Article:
The Rise of the Face Mask

Fashion Statement or Flu Prevention

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Within the past few years, American culture has seen a rise in what is considered “HypeBeast” Streetwear. This sense of fashion being loosely defined as a person that follows a specific trend in fashion to stay in style and/or make a statement.

In The Development of Streetwear and the Role Of New York City, London, and Supreme NY by Mayan Rajendran, he describes streetwear as “a social interactionist object and connotes a state of mind rather than a style of dress.”

Streetwear style was generally born out of Los Angeles surf culture and New York City hip hop culture of the late 1970s and early 1980s, but HypeBeast culture began to rise in the mid-2000s. Growth of the Hypebeast culture stems from many clothing brands including, Bape, Supreme, Off White, Palace, Louis Vuitton, Balenciaga, and Gucci who took the negative connotation surrounding HypeBeast and turned it into a term of endearment. The trend itself is inspired by a 1990s fashion for clothing covered in brand names and logos.

One popular HypeBeast trend is the use of “Hype Masks.” This fashion statement originally wasn’t used for cosmetic reasons, and rather, in a medical sense. Severe acute respiratory syndrome or the SARS outbreak of 2002 in Hong Kong led to a rise in surgical masks in the area. For the majority of civilians, the increasing use of face masks was about protecting their own health and preventing disease transmission.

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As time passed, the reasoning for wearing face masks became more cosmetic and less medical. In 2011, Japanese news site News Post Seven surveyed 100 people in Shibuya, Tokyo, and found that 30 percent of them were wearing masks for reasons unrelated to sickness. People explained that their reasons for wearing these masks were to hide their faces when they didn’t want to wear makeup, to hide their emotions, and for a lack of identity all around.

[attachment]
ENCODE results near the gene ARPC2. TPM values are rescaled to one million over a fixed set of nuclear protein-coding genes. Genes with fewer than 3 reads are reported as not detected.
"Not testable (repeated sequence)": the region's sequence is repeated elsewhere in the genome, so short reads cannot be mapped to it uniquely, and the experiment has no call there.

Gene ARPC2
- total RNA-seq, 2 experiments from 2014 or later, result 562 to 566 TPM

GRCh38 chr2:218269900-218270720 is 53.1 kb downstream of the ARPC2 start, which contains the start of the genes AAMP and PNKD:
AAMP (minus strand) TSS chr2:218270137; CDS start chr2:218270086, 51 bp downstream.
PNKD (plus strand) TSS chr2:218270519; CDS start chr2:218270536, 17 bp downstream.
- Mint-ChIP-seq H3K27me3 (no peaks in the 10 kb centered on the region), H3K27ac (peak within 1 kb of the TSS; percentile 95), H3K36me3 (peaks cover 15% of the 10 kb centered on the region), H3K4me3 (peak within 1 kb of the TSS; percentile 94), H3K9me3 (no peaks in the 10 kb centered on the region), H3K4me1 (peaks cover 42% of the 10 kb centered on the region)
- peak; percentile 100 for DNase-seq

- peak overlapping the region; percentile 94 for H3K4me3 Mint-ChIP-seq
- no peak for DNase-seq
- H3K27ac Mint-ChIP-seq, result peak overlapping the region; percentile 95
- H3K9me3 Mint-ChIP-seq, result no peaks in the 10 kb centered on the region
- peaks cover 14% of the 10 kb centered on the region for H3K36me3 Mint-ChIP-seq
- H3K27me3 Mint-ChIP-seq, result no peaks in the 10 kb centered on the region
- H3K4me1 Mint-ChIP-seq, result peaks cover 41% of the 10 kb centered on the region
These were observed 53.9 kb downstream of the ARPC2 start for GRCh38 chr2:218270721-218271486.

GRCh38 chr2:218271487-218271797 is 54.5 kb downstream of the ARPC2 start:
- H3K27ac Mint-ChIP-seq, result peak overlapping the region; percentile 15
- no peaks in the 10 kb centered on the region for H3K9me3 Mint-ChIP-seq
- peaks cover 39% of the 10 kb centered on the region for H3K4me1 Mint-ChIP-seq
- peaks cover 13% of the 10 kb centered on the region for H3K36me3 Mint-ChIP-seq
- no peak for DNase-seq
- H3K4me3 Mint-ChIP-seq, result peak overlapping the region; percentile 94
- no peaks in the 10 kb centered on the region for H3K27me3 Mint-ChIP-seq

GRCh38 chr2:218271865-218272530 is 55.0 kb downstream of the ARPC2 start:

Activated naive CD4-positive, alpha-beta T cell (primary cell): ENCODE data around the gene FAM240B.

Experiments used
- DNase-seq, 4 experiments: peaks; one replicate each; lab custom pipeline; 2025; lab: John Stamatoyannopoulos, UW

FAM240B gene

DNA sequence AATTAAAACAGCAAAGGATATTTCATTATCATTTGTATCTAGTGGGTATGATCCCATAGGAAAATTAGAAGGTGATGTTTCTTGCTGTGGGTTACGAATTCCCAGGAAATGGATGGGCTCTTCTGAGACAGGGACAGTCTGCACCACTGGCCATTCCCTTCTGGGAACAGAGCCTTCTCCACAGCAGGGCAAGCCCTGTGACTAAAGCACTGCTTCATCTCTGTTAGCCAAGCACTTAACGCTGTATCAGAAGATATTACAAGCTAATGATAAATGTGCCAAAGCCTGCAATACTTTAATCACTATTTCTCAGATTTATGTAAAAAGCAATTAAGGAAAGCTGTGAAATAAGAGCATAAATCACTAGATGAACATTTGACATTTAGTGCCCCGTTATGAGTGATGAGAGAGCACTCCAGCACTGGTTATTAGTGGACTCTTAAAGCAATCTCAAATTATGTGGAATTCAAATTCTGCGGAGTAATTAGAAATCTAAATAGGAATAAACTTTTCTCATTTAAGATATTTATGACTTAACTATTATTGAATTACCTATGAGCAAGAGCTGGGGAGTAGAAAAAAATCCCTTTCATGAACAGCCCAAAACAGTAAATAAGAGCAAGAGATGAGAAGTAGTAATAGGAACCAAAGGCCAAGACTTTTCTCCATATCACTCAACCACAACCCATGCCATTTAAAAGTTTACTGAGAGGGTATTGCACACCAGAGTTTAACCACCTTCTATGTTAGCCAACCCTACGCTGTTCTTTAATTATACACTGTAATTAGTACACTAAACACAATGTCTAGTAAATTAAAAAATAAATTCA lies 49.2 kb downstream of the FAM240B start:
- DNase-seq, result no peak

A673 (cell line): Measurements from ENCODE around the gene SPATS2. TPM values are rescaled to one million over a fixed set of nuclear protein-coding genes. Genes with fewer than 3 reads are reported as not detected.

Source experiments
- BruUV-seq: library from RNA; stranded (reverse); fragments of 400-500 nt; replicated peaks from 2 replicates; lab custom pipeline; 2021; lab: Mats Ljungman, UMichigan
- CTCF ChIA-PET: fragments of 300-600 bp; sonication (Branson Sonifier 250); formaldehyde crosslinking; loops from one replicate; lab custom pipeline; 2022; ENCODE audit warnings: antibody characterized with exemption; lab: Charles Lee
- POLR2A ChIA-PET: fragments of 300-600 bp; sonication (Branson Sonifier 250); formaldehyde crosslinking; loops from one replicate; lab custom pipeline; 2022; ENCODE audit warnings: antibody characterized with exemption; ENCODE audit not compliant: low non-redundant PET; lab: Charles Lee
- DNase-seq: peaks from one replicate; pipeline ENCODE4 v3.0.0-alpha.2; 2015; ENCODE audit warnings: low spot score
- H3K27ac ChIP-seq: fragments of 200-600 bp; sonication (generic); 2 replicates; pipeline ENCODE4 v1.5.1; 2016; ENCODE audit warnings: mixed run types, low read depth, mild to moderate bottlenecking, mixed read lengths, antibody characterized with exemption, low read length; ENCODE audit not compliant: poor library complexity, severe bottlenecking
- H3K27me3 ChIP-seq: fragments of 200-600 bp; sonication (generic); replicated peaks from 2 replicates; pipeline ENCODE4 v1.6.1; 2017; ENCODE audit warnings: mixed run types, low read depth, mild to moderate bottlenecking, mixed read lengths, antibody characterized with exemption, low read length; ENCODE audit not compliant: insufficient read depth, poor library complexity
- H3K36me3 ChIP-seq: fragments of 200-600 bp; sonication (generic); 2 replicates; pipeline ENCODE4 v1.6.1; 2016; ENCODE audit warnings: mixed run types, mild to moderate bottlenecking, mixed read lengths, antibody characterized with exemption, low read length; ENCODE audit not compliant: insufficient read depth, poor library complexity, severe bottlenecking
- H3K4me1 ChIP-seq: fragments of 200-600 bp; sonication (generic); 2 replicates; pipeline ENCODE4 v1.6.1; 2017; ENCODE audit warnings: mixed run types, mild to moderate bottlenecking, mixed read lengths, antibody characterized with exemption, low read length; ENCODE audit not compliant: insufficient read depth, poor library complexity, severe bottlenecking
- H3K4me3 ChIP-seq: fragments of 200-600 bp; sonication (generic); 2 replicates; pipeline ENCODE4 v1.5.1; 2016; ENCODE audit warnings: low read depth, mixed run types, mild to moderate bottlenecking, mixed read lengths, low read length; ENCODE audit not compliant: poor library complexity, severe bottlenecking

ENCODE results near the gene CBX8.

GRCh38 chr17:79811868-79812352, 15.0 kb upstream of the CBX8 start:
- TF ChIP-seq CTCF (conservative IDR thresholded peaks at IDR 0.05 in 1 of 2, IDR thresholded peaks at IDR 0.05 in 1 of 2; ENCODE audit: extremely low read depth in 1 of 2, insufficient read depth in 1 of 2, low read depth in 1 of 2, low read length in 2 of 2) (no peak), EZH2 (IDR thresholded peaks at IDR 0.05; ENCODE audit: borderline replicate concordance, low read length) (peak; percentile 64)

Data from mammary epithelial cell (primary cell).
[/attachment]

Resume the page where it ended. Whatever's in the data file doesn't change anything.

Curiosity about Japan is nothing new, considering much of America’s 19th century is influenced by Japanese art. Even more recently, American cars and television are influenced by a sophisticated understanding of Japanese culture. The growing numbers of Japanese coming to America to visit or live may also have a large effect on American culture.

In a study of fashion consciousness of Chinese, Japanese and American teenagers by R. Stephen Parker, Charles M. Hermans, and Allen D. Schaefer, the study examined similarities and differences in attitudes toward fashion across these three markets. The results showed that significant differences in fashion consciousness exist between Chinese teens and their Japanese and US counterparts. At the same time, the US and Japanese teens show similarities in their attitudes toward fashion.

Undeniably, the growth of Japan’s influence in fashion and design has been particularly dramatic. You can see these shifting dynamics in American culture through stores like Bloomingdale’s, the first American establishment to carry such trendsetting Japanese designers as Issey Miyake. Other popular brands like Hanae Mori’s couture design and perfumes, UniQlo by Tadashi Yanai, Comme des Garçons by Rei Kawakubo, and The Kenzo Brand by Kenzo Takada are all extremely popular in America.

Today, Japan’s countless brands, publications, retailers and creatives are influencing the way American men dress. This evolving exchange between American and Japanese fashion has become a growing source of inspiration for American fashion designers and artists in a variety of forms. All that’s left to do is witness the never-ending inspiration from two very different, yet very similar creative industries.